Asalamu Alaykum Sh. Khaled,
Ramadan Karim, and I pray you are in good health.
I wanted to reach out about a question. We are considering buying a house of our own in the area. The issue of mortgage and interest came up. I wanted to know your position on the matter. Our sense is that a lot of the Islamic loan providers end up essentially mimicking the system, and end up being less advantageous/affordable than the mortgage system as it is. Is it alright, in your judgement, to take a mortgage out to purchase a home?
[Name Withheld for Privacy]
Al salamu alaykum Brother,
Eid Mubarak, I pray that you and your family are in good health and spirits and that Allah continues to aid you in your journey and guides you to the path of fulfillment and peace.
There is so much published on the issue of Islamic finance, both for and against, to the point that it defies citation. Islamic banking has become "big business" and it has its very outspoken advocates. I will limit my response to the issue of mortgages. The basic idea of Islamic home loans is that the bank buys the home and holds title while selling you back the house for a higher price than the original purchase price. Your position until you are able to pay the price of the home in full is effectively that of a lessee, or a renter. There have been a number economic studies that show that in practice, Islamic banks compensate for the risk they take with fluctuating interest rates by overpricing the value of the home. In other words, they end up being more expensive for the consumer than most commercial mortgage companies, not even to speak of tax implications.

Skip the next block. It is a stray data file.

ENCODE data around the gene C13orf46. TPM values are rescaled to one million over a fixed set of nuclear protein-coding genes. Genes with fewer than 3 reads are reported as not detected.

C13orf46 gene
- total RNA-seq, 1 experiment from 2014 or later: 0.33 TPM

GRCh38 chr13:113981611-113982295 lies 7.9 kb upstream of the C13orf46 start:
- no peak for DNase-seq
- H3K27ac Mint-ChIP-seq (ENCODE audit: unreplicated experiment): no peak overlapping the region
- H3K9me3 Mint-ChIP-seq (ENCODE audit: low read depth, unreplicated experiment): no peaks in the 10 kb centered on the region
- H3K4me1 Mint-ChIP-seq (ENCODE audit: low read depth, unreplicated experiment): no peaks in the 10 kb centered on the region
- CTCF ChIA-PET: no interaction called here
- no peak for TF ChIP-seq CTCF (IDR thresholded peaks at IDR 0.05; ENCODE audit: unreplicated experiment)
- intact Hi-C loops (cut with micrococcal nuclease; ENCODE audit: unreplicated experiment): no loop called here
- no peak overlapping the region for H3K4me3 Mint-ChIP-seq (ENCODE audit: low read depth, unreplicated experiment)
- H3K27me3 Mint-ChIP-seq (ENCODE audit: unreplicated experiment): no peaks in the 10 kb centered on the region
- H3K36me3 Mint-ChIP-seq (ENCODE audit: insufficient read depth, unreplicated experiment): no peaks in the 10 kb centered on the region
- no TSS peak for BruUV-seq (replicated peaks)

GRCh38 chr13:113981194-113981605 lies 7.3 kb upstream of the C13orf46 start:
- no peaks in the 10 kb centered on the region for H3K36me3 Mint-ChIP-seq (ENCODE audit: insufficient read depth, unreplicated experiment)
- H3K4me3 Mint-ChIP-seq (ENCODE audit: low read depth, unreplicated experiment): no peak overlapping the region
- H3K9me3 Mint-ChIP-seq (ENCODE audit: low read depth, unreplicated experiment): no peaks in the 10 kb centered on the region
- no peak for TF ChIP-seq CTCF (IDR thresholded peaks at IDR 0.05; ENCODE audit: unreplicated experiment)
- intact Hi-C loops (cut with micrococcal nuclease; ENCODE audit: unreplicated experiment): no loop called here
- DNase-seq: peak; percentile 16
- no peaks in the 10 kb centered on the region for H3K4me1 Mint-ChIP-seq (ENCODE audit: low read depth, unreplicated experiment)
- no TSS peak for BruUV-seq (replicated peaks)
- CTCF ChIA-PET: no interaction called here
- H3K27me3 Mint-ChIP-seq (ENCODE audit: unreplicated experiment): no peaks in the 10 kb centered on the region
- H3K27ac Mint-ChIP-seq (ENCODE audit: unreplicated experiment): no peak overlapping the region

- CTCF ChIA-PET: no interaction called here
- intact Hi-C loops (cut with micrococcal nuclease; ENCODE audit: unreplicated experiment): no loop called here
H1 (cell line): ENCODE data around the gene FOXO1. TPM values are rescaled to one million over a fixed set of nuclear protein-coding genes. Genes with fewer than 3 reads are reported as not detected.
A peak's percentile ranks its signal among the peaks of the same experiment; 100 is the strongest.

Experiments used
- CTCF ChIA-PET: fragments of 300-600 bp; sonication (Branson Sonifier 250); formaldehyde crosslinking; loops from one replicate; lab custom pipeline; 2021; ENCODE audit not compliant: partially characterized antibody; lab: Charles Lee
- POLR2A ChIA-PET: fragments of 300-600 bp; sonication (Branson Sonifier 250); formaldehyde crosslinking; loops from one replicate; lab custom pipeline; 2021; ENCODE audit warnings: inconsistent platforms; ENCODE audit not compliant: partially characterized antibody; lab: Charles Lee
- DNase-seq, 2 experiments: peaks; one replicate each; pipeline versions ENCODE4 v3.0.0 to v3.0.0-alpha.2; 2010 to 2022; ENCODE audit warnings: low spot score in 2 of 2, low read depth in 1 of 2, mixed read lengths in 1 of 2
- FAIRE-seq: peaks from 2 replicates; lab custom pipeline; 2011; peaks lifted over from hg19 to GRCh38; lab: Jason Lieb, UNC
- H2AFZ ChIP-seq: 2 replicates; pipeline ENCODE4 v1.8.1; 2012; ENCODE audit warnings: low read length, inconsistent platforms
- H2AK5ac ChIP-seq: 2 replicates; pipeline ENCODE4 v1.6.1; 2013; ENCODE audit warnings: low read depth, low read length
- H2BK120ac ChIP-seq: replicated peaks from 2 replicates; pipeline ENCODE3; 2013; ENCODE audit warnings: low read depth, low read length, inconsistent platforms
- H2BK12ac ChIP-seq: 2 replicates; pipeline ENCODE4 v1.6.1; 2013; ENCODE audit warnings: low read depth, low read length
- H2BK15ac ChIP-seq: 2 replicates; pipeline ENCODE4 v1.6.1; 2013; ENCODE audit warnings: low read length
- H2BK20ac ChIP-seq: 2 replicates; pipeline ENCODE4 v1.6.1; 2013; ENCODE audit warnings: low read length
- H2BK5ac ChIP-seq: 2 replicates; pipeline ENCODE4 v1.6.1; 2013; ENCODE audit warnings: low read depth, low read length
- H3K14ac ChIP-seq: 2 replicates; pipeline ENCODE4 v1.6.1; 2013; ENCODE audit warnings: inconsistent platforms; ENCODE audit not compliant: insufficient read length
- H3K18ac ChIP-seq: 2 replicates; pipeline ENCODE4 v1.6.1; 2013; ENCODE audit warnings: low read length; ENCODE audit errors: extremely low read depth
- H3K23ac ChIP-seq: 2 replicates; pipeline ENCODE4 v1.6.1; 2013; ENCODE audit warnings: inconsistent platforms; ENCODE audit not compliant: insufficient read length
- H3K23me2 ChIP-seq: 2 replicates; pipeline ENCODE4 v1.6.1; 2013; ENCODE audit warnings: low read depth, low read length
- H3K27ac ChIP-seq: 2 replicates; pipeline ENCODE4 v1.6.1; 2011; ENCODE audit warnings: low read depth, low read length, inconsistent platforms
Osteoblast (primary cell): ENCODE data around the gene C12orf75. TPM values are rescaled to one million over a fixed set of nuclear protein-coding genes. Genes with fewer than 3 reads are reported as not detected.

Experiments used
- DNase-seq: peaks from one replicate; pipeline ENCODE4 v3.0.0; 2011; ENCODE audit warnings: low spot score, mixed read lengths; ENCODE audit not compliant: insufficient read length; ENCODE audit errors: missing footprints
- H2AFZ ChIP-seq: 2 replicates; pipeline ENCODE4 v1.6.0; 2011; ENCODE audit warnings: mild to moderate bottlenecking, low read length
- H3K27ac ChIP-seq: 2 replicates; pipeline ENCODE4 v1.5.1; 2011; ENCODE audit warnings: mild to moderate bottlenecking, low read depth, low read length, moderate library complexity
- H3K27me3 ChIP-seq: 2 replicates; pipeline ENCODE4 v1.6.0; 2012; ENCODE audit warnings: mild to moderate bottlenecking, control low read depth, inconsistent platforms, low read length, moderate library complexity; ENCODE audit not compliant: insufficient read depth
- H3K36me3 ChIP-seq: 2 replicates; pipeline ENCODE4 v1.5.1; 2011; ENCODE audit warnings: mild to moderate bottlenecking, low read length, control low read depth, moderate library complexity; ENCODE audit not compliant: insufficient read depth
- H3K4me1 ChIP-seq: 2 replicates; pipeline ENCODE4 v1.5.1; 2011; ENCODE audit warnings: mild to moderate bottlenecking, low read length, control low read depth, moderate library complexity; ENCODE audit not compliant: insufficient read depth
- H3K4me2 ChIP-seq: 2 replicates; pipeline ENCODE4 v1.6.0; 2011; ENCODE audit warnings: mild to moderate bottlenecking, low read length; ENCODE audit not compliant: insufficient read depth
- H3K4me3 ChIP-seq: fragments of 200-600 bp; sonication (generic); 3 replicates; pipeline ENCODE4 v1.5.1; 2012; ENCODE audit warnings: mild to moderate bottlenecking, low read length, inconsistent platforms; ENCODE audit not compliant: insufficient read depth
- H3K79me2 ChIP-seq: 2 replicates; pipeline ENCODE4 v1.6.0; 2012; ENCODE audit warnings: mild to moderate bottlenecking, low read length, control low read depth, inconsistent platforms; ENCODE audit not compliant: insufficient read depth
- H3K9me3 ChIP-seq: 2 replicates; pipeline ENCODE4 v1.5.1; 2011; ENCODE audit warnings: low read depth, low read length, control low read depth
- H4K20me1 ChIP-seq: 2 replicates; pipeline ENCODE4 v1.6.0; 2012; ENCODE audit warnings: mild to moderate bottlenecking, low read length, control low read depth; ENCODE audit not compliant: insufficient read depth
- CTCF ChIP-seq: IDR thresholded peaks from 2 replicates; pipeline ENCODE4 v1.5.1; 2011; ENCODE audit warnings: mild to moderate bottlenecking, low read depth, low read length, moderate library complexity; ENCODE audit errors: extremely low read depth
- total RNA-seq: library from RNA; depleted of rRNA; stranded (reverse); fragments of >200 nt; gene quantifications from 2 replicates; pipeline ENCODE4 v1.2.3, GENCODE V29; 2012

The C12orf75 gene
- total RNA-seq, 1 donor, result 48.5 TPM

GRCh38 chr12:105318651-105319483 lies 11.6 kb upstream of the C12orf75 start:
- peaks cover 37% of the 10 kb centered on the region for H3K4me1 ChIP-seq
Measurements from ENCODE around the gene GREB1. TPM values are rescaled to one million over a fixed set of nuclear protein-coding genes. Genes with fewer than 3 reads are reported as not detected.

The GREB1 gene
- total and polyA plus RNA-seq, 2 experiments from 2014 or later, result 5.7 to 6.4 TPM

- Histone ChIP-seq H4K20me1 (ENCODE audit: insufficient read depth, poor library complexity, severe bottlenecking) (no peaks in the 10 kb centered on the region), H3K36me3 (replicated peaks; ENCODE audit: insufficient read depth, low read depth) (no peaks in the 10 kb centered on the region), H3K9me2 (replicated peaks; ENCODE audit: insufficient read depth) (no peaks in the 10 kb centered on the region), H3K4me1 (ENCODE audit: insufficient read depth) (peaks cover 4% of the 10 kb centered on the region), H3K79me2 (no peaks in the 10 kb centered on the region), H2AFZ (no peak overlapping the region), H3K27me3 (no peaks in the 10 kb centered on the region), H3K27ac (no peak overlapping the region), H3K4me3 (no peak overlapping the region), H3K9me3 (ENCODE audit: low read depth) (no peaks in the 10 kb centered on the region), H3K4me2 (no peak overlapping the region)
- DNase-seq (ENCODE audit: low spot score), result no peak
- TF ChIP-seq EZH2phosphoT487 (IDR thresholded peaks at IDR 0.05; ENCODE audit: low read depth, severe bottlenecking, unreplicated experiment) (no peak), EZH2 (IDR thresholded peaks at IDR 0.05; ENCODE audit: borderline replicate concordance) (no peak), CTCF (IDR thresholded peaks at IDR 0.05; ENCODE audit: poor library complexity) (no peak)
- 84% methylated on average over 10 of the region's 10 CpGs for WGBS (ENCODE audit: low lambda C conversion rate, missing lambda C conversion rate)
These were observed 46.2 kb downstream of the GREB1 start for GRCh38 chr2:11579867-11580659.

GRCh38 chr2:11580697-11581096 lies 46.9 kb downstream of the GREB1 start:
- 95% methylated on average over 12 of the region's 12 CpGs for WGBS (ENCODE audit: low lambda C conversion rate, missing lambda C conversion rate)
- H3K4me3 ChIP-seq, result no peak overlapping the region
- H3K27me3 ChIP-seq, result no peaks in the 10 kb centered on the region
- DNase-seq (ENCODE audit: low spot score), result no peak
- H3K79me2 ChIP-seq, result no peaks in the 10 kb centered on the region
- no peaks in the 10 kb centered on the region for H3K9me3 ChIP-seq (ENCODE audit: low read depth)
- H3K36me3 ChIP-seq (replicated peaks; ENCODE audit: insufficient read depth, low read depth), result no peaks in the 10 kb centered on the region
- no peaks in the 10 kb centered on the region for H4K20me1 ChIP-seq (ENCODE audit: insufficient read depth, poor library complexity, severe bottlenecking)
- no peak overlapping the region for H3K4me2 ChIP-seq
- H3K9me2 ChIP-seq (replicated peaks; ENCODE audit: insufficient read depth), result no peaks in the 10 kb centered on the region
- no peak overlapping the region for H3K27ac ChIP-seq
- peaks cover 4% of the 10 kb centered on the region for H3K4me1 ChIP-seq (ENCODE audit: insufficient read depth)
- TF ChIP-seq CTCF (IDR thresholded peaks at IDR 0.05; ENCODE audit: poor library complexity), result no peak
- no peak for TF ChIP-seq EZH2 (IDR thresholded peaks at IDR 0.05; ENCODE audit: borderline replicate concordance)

To be honest with you, after reading numerous books on Islamic finance and re-reading all fiqh material on ribaal-nasi'a and riba al-fadl, I have come to the conclusion that fixed rate mortgage loans are Islamically more sound than current so-called Islamic home finance purchases. The prohibition of riba was designed to combat the abusive and exploitative practices of money lenders. The issue of speculation in contracts is much more complicated, however the prohibition against exploiting the weak, needy and indigent is far more clear. It is true that so many of our modern economic institutions are unethical in the sense that they are founded on the very idea of exploiting the weak and needy, but that is a much larger question than whether current so-called Islamic home purchasing options are any less exploitative or oppressive. After reading economic studies that show that purchasing a home through Islamic financial institutions end up costing at times significantly more than fixed interest mortgages, I have become very skeptical about the solutions that are currently offered by investors in the Islamic finance sector. If you want my humble opinion, knowing fully well that there are many who will disagree with me, get a mortgage with the best interest rate and make sure it is a competitive rate and a fixed interest rate. I offer you this advice and only Allah knows best.
Wa al-salamu alaykum wa rahmatullah,
Shaykh Abou El Fadl